The bill would require able-bodied adults who receive Medicaid health care coverage to either work at least 29 hours a week or be enrolled in a job training or education program. The legislation now moves to the House for consideration. Media outlets report on Medicaid news out of Tennessee, Massachusetts and California, as well.
Detroit Free Press:
Michigan Senate Wants Many Medicaid Recipients To Find Jobs
The debate ranged from experiencing the “joys of work” to a more spiritual take about helping the “least of these,” but in the end, work prevailed and the full Senate passed legislation Thursday that would require many recipients of Medicaid to be gainfully employed for at least 29 hours a week. Sen. Mike Shirkey, R-Clarklake, said the work requirements were an essential element of keeping viable the Healthy Michigan program, which has 680,000 low-income Michiganders enrolled in an expansion of Medicaid. (Gray, 4/19)
Tennessee Senate Passes Bill Proposing Work Requirements For TennCare Recipients
The Senate on Thursday passed a measure that proposes work requirements for recipients of TennCare, the state’s Medicaid program. The bill, which calls for work requirements for “able-bodied” TennCare recipients without young children, passed 23-2 after it was overwhelmingly approved by the House earlier this year. (Buie, 4/19)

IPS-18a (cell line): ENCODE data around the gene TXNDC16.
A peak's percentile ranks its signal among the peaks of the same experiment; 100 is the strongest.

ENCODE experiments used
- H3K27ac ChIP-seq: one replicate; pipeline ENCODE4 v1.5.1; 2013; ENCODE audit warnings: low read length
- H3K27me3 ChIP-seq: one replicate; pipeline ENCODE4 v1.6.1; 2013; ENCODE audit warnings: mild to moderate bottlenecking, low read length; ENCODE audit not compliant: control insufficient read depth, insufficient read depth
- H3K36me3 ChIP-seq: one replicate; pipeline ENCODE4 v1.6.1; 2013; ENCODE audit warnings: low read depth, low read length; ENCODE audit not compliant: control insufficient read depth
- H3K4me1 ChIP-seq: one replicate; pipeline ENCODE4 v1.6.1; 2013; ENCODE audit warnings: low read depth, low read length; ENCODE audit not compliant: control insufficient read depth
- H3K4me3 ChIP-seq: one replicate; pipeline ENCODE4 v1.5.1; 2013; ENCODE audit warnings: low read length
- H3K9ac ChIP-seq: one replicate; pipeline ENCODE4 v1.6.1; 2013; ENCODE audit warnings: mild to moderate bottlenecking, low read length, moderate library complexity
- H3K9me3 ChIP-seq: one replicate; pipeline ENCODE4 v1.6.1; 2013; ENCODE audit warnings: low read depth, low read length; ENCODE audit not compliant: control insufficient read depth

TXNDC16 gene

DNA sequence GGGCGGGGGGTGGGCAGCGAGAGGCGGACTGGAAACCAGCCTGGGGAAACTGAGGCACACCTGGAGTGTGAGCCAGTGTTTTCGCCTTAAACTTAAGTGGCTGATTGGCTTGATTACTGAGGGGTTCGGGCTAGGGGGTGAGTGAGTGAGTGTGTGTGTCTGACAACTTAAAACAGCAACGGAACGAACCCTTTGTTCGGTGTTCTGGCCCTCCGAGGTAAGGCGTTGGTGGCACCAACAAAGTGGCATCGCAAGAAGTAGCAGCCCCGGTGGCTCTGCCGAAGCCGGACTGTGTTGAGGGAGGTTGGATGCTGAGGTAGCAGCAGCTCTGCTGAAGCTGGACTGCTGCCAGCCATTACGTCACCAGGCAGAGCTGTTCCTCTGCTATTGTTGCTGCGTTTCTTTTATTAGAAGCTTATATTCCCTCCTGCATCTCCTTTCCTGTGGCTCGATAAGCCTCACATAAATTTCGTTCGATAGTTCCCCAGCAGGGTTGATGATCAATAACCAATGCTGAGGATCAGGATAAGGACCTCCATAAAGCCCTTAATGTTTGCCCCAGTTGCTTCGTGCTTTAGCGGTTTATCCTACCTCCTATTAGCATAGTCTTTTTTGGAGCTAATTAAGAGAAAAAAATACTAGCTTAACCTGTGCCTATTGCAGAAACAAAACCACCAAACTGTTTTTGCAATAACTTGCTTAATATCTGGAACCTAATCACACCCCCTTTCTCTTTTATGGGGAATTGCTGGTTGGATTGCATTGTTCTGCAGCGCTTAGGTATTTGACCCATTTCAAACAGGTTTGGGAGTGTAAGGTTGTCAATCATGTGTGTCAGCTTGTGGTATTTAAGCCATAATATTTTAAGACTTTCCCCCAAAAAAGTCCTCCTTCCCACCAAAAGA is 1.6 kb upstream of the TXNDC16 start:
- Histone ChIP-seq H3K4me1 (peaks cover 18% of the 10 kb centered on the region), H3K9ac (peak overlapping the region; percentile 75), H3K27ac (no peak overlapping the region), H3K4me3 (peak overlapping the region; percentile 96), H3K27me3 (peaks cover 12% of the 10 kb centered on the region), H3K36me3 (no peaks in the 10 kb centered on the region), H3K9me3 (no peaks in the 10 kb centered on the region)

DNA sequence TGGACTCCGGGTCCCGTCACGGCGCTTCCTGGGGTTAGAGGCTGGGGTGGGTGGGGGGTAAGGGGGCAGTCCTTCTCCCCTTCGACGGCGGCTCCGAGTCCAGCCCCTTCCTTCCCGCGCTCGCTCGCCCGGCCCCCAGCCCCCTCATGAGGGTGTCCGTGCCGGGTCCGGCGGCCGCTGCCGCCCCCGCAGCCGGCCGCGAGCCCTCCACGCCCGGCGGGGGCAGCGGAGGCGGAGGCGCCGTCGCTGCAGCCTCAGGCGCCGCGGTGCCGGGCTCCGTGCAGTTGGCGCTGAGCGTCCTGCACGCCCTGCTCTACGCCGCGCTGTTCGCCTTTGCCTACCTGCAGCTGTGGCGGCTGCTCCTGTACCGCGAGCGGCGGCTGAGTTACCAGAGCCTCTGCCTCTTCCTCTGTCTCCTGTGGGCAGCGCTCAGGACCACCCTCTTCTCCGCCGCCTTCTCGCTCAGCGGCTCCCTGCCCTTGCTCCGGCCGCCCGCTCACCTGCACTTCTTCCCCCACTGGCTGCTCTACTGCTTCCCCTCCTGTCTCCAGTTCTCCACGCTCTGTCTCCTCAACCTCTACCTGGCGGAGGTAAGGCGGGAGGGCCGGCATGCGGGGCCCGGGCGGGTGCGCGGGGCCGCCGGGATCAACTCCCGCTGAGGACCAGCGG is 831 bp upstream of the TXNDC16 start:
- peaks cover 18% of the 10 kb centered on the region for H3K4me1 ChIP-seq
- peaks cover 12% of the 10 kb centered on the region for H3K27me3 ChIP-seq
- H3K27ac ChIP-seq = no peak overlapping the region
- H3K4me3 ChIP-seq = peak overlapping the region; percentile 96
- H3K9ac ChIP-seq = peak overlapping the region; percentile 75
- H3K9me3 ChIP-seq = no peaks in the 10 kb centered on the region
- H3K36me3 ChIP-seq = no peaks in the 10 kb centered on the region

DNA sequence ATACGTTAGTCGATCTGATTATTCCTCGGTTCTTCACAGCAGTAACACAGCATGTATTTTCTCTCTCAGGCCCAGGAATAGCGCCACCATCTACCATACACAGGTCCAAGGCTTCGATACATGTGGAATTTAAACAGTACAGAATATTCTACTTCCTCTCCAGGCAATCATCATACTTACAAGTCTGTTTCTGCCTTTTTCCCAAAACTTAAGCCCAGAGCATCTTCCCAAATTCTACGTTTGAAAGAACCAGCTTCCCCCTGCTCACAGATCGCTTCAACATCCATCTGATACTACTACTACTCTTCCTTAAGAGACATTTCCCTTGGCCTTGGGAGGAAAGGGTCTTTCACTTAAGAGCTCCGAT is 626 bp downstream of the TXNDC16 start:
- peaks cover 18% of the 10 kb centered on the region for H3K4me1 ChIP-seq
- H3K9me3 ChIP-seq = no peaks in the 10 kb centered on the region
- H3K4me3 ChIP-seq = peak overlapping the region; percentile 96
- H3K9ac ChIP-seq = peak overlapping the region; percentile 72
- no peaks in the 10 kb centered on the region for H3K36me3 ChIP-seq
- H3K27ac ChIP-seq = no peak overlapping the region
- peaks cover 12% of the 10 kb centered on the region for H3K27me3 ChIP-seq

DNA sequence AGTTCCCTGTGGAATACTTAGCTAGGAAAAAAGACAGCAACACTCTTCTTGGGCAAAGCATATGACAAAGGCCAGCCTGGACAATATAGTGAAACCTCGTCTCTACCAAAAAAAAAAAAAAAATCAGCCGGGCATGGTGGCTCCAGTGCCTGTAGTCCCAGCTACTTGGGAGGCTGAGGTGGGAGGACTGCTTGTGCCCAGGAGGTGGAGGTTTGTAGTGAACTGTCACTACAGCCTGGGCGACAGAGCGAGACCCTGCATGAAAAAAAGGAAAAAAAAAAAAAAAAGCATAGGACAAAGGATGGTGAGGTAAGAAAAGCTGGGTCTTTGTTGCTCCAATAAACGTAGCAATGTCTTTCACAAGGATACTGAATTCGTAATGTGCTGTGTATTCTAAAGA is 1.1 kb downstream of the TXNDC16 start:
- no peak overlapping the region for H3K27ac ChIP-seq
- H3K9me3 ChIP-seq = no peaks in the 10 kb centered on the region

MassHealth Overpaid For Drug Tests, Audit Finds
MassHealth, the state Medicaid program, overpaid up to $4.4 million over nearly four years to laboratories that improperly billed for drug testing, according to a report Thursday by state Auditor Suzanne M. Bump. The erroneous payments represent a tiny fraction of MassHealth’s $15.3 billion annual costs, but suggest a failure to catch mistakes and overbilling at a time when spending on urine screening is exploding nationally as addiction treatment providers monitor their patients’ drug use. (Freyer, 4/19)
CA Undocumented Immigrants Closer To Getting Health Care
Bills from state Sen. Ricardo Lara, D-Bell Gardens, and Assemblyman Joaquin Arambula, D-Fresno, would expand full-scope Medi-Cal to undocumented adults, allowing an estimated 1.3 million eligible residents to use the state’s low-income health care program for primary and specialty care. At present, low-income undocumented adults are covered for very limited services – emergencies and pregnancy-related care. (Hart, 4/19)
This is part of the KHN Morning Briefing, a summary of health policy coverage from major news organizations. Sign up for an email subscription.